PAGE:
Cisco Live Creates Social Media Command Center

Cisco Live is monitoring and responding to online comments from a sleek lounge prominently positioned at the event.

By Mitra Sorrells June 27, 2013, 8:00 AM EDT

Monitors behind the Social Media Hub's front desk display the volume of tweets over time, a leaderboard of the most active people tweeting with the event hashtags, photos shared on Twitter and Instagram, a word cloud of trending topics, and more.

Photo: Mitra Sorrells/BizBash

Cisco is putting social media in the spotlight to create engagement both online and offline at Cisco Live, the company’s annual education and training event that wraps up today at the Orange County Convention Center. At the center, organizers have created a bright, contemporary 7,200-square-foot lounge known as the Social Media Hub. Positioned near the event’s main entrance and registration, the lounge is both the command center where Cisco monitors and responds to comments on social networks and a comfortable destination for attendees to gather, view live social media feeds, and share content.

A team of 12 people is staffing the hub, monitoring posts to Twitter, Facebook, Instagram, and Flickr that use the event’s hashtags #CLUS (Cisco Live US) and #IoE (Internet of Everything). “They are showing Cisco products in action, they are showing Cisco as a leader in brands listening, and they are showing the attendees a behind-the-scenes look at how all this comes off,” said Staci Clark, Cisco Live’s global marketing manager. In addition to those actively listening and responding on social networks, the team also includes a graphic designer who is creating graphics to enhance some of the tweets from the @CiscoLive handle, plus a person who is posting photos and videos from the event.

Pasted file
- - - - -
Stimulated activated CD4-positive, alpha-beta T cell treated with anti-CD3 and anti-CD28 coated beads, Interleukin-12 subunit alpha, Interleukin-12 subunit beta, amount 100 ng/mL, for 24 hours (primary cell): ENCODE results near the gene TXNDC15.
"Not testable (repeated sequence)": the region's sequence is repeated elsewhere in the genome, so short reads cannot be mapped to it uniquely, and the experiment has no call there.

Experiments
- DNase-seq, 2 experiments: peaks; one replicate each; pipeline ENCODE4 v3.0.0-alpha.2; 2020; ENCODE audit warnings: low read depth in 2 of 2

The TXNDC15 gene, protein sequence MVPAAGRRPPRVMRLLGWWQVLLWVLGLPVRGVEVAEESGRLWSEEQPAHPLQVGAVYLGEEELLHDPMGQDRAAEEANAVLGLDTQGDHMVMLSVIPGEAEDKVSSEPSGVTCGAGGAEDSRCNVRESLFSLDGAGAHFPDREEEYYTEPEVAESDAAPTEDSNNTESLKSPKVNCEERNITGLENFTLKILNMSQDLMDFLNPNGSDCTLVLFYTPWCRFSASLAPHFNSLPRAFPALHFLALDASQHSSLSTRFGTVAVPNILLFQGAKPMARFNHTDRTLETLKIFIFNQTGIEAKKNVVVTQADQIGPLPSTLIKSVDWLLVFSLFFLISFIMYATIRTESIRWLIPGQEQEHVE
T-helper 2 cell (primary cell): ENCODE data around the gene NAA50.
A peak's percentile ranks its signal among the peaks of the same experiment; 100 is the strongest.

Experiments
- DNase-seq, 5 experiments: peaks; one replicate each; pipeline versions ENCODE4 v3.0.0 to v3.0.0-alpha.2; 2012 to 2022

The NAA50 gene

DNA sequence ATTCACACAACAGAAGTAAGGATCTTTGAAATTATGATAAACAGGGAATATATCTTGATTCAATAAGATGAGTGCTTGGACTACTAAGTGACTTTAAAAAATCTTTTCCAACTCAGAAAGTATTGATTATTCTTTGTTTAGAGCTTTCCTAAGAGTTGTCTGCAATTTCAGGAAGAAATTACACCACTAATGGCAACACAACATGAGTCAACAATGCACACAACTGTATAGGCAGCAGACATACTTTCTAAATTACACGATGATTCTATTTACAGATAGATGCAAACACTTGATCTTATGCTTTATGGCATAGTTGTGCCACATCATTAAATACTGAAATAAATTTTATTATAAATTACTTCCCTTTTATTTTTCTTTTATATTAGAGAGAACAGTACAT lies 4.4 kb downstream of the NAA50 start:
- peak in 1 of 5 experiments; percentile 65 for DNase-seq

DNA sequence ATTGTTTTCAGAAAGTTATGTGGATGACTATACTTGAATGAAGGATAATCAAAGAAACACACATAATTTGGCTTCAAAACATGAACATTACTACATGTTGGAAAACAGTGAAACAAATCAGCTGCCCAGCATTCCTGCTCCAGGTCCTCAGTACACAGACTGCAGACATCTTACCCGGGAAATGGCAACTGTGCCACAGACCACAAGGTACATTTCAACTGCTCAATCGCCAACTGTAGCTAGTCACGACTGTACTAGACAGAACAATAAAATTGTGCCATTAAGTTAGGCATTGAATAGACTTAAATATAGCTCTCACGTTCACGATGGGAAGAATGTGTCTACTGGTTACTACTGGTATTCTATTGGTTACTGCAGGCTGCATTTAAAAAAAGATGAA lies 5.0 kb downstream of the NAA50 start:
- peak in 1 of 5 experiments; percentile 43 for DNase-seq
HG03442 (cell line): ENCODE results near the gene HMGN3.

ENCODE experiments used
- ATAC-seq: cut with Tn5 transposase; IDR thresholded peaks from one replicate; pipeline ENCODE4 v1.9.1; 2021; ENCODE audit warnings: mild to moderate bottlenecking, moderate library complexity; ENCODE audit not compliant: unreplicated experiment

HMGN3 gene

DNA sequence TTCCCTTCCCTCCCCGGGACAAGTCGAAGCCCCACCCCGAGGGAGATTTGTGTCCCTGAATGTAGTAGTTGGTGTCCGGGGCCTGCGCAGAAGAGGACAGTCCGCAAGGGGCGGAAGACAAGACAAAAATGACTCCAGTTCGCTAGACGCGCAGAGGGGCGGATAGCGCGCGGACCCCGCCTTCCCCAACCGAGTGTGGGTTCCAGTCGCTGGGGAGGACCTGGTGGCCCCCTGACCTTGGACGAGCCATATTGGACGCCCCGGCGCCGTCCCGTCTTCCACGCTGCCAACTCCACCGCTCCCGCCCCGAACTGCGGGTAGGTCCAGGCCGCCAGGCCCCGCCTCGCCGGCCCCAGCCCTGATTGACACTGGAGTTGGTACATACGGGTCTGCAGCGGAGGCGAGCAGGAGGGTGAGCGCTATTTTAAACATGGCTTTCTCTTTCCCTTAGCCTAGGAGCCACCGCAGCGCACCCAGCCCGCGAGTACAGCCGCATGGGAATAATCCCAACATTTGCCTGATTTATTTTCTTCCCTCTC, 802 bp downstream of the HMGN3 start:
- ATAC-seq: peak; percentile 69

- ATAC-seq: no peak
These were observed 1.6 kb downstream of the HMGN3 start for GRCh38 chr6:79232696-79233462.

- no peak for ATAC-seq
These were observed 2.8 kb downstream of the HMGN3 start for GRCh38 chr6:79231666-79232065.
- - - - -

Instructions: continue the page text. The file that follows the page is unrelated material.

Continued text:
Cisco’s primary purpose for monitoring the social media activity is to serve as a help desk for both in-person attendees and those experiencing it online through the Cisco Live 365 platform. That assistance runs the gamut from providing a link to someone looking for more information about a Cisco product to sending event staff to increase the air conditioning in a room where people are tweeting it's too hot. The value of that rapid response strategy became evident Monday morning when the event’s mobile app went down and attendees complained on Twitter. “People began tweeting that they didn’t know what rooms certain sessions were in, and we were able to look those up and reply back,” said Charlie Treadwell, Cisco’s digital and social marketing manager. “Even just saying, ‘We’re working on it,’ slows down the escalation of a problem.”

“The whole communication plan for the event comes through here,” said Kathleen Mudge, Cisco’s social media manager. “We have a detailed escalation plan so we know who to go to depending on what the issue is.”

Online activity spiked during certain parts of the program. Tuesday’s keynotes drove nearly 2,500 mentions an hour on Twitter, exceeding 2012 figures by more than 200 percent. Also on Tuesday, the #CLUS hashtag was used more than 8,000 times on Twitter and impressions totaled 11.5 million.

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